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The United States uses two primary atomic clocks for official measurements:  the NIST-F1 in Boulder, Colo. from the National Instutute of Standards and Techology, and the U.S. Naval Observatory  Master Clock in Washington, D.C.

Atomic clock technology ticks into new territory

by Brian Warmoth
May 20, 2011

Average nine-to-five urbanites may not care whether their alarm clocks lose a second every few billion years. When it comes to location-based technologies and outer space exploration, however, every billionth of a second counts.

A team of American and Russian physicists announced last week that they have improved temperature computation methods for atomic clocks to an unprecedented degree. Now, their findings could mean a long tick forward for other technologies such as GPS and broadband communication.

“The real target is to attain the highest accuracy that we currently think is possible for the current generation of atomic clocks," said Charles W. Clark, one of the project’s contributors and a physicist at the National Institute of Standards and Technology in Gaithersberg, Md.

Atomic clocks rely on precise measurements on extremely small levels, calculating an atom’s resonating frequency to keep track of time. Clark and his colleagues looked for a way to offset distortions caused by a process called blackbody radiation during those calculations.

Blackbody radiation causes electron clouds to swell as the result of environmental temperatures. The energy increase that occurs can lead to subtle measurement offsets over billions of years.

The new calculations can help future researches to account for a blackbody radiation shift and vastly improve the quality of their measurements, according to Marianna Safronova, a physicist at the University of Delaware in Newark and the lead author on the paper presented at the 2011 Conference of Lasers and Electro-Optics in Baltimore, Md.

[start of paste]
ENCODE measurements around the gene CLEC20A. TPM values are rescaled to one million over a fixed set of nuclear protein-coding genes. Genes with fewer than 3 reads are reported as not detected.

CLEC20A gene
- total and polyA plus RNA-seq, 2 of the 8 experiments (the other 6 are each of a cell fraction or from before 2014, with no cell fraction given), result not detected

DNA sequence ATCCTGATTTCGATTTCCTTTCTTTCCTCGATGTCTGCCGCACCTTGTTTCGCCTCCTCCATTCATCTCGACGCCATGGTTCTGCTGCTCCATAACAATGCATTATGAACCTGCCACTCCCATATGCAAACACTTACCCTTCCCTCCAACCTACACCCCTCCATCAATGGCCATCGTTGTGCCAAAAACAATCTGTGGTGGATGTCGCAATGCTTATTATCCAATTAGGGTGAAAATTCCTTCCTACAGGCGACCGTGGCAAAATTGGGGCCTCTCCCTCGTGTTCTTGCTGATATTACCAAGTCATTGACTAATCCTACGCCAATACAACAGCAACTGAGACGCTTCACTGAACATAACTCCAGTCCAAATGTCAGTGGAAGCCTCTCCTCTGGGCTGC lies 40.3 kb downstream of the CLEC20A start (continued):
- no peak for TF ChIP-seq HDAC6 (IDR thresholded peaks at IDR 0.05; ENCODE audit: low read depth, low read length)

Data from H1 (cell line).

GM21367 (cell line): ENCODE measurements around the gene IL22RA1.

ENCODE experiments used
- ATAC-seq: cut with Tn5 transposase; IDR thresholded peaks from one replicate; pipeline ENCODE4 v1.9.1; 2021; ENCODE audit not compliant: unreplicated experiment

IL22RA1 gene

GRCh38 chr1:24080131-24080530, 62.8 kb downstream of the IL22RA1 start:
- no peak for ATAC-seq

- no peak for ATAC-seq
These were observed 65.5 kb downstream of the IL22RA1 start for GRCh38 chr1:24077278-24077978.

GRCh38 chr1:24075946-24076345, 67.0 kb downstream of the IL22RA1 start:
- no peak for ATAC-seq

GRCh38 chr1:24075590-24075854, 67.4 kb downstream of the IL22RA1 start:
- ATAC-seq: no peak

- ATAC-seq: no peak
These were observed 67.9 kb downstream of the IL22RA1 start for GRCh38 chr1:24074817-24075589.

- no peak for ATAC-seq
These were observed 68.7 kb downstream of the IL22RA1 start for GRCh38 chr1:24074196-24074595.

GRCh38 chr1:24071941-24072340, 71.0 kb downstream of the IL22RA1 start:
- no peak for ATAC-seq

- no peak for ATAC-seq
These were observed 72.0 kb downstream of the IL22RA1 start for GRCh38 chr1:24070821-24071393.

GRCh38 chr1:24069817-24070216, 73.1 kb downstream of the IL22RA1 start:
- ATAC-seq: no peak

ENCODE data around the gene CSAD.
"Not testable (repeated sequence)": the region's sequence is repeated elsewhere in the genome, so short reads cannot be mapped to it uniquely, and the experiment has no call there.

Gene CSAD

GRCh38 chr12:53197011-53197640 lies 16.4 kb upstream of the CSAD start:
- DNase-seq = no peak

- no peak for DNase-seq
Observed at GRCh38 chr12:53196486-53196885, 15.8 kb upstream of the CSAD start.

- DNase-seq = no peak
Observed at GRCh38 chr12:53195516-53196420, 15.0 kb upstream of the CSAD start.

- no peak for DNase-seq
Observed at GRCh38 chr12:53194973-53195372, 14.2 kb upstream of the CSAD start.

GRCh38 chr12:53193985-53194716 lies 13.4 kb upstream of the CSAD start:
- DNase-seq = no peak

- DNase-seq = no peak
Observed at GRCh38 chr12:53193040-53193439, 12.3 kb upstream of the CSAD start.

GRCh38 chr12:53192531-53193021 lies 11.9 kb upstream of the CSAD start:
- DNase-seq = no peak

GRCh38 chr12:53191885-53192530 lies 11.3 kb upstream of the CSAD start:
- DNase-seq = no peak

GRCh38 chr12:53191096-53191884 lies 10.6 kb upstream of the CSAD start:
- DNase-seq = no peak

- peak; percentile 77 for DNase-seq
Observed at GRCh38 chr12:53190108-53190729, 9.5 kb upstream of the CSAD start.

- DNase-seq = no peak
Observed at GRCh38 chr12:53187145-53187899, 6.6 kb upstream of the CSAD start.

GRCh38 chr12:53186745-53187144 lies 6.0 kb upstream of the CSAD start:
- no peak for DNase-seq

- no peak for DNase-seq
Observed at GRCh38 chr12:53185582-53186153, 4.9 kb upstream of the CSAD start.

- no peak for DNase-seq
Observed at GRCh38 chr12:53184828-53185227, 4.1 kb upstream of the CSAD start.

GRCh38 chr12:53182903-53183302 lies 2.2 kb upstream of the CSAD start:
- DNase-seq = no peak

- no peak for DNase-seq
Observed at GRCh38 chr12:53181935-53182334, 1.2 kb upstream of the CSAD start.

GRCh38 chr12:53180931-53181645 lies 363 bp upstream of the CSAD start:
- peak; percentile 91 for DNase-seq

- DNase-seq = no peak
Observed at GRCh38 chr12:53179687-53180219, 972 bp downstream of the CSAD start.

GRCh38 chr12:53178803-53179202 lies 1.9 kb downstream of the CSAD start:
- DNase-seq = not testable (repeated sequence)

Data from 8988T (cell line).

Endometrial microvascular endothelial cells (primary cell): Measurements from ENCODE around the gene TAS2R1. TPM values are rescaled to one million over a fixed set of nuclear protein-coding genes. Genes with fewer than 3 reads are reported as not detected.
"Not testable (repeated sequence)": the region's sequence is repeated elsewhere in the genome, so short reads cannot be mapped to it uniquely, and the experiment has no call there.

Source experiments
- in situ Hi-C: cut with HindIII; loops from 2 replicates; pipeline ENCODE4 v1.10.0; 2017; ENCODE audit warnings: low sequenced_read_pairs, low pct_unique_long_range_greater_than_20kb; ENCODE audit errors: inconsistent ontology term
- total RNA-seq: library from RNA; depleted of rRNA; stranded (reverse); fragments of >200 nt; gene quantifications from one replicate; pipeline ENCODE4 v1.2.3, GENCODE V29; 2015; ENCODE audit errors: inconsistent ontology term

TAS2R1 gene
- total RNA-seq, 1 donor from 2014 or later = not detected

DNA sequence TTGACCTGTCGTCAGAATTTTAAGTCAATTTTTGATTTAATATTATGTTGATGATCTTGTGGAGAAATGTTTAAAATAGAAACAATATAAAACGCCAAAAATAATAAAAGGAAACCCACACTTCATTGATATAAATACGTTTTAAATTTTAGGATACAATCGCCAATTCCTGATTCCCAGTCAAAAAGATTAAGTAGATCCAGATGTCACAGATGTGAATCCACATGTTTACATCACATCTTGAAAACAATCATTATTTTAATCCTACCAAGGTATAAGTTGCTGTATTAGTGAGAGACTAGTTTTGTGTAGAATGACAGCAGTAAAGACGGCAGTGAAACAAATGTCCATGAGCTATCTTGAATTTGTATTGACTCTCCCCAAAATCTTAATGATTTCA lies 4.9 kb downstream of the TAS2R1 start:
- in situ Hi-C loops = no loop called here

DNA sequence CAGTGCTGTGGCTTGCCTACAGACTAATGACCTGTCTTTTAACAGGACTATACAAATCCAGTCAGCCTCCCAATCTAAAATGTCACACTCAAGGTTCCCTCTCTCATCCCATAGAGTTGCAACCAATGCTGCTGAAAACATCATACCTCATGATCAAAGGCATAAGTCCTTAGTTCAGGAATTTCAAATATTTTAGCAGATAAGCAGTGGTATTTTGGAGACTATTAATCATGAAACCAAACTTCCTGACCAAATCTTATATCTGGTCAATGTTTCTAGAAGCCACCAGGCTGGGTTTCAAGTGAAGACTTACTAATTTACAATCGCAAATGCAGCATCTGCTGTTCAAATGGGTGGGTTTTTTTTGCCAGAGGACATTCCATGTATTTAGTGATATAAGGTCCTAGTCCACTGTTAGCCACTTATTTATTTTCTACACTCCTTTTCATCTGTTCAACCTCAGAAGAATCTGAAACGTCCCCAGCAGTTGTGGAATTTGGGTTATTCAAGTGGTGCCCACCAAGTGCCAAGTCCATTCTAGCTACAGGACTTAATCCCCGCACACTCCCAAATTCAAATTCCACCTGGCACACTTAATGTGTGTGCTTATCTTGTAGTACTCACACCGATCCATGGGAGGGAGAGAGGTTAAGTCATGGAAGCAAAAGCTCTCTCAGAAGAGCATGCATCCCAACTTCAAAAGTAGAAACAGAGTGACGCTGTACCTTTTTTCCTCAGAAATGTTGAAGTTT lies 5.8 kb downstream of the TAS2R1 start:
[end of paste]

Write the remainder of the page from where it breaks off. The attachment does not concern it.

"This is actually a revolutionary development,” Clark said. He hopes that the computing advances made by his team will enable the scientific community to account for blackbody radiation and in doing so study the world’s most accurate atomic clock in Boulder, Colo., which belongs to the NIST, and make improvements in future models.

Previously, atomic clock technology has been able to measure electron clouds’ frequencies, resulting in one second being lost about every 3.7 billion years monitoring aluminum ions. With the new computation strategies formulated by Safranova and Clark’s team, however, they believe that science can now produce a clock that loses only 1 second about every 80 billion years

Their accomplishments should in turn improve the accuracy of other devices and technologies that use atomic clocks as reference points. Farmers with GPS-guided machinery, for instance, would be able to target rows and individual plants more acutely.

“The reason you able pinpoint your location to within a few meters is because of atomic clocks,” NIST spokesman Ben Stein explained.

Additionally, the ability to measure temperature differences more accurately on an atomic scale has applications in the mining industry.

"Another application is in the measurement of the Earth's gravitational field,” Clark said. Their advancements could aid velocity change measurement, inertial measurement and mineral exploration.

"If you have a deposit of iron ore, its density tends to be different from that of the surrounding environment," he said.

With temperature readings now extending into the eighteenth decimal place and only one second being lost every 80 million years, higher quality measurements in many fields could be on the horizon. However, only someone living longer than the known universe would need to worry about noticeable improvements to their alarm clock.